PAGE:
Eurasian Wigeon Mareca penelope
American Wigeon Mareca americana
Hawaiian Duck Anas wyvilliana
Mallard Anas platyrhynchos* (mix of domestic birds and Hawaiian Duck hybrids)
Northern Pintail Anas acuta
Ring-necked Duck Aythya collaris
Lesser Scaup Aythya affinis
California Quail Callipepla californica*
Wild Turkey Meleagris gallopavo*
Ring-necked Pheasant Phasianus colchicus*
Kalij Pheasant Lophura leucomelanos*
Indian Peafowl Pavo cristatus*
Red Junglefowl Gallus gallus*
Gray Francolin Ortygornis pondicerianus*
Black Francolin Francolinus francolinus*
Chukar Alectoris chukar*
Erckel’s Spurfowl Pternistis erckelii*
Rock Pigeon Columba livia*
Spotted Dove Spilopelia chinensis chinensis*
Zebra Dove Geopelia striata*
Chestnut-bellied Sandgrouse Pterocles exustus*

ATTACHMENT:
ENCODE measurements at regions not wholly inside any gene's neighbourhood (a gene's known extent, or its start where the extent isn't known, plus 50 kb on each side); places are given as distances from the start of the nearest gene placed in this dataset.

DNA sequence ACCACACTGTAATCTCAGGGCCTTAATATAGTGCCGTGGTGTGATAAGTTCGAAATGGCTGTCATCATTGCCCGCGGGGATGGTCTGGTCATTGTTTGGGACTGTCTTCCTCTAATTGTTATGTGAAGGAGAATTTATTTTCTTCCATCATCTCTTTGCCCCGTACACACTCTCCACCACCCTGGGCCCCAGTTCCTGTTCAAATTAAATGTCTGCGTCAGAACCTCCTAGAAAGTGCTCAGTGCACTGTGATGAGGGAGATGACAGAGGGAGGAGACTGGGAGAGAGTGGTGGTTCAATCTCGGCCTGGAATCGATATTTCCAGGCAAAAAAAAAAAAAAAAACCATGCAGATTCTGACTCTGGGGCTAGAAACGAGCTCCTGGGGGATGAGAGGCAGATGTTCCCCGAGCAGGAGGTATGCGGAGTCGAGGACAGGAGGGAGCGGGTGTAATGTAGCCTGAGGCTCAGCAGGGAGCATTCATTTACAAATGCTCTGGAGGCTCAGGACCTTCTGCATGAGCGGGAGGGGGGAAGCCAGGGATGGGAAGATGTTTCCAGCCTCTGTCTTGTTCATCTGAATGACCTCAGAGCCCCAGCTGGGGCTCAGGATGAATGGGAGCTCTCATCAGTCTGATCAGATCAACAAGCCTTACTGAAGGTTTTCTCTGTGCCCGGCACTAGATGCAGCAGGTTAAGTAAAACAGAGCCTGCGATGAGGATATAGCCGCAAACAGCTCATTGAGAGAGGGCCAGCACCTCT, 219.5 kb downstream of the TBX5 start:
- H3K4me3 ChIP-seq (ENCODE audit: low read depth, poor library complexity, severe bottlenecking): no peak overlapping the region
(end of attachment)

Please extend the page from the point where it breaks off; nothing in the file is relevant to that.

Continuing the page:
Common Gallinule Gallinula galeata sandvicensis (endemic form, seen on Oahu and Kauai)
Hawaiian Coot Fulica alai
Black-necked Stilt Himantopus mexicanus knudseni (endemic form, extensively black-necked)
Pacific Golden-Plover Pluvialis fulva
Bristle-thighed Curlew Numenius tahitiensis
Ruddy Turnstone Arenaria interpres interpres
Sanderling Calidris alba (race uncertain)
Wandering Tattler Tringa incana
Black Noddy Anous minutus melanogenys (endemic form, with orange legs)
White Tern Gygis alba candida
Sooty Tern Onychoprion fuscatus oahuensis
White-tailed Tropicbird Phaethon lepturus dorotheae
Red-tailed Tropicbird Phaethon rubricauda melanorhynchos
Laysan Albatross Phoebastria immutabilis
Leach’s Storm-Petrel Hydrobates leucorhous leucorhous
Kermadec Petrel Pterodroma neglecta neglecta (one pale-morph bird, likely of nominate race)
Mottled Petrel Pterodroma inexpectata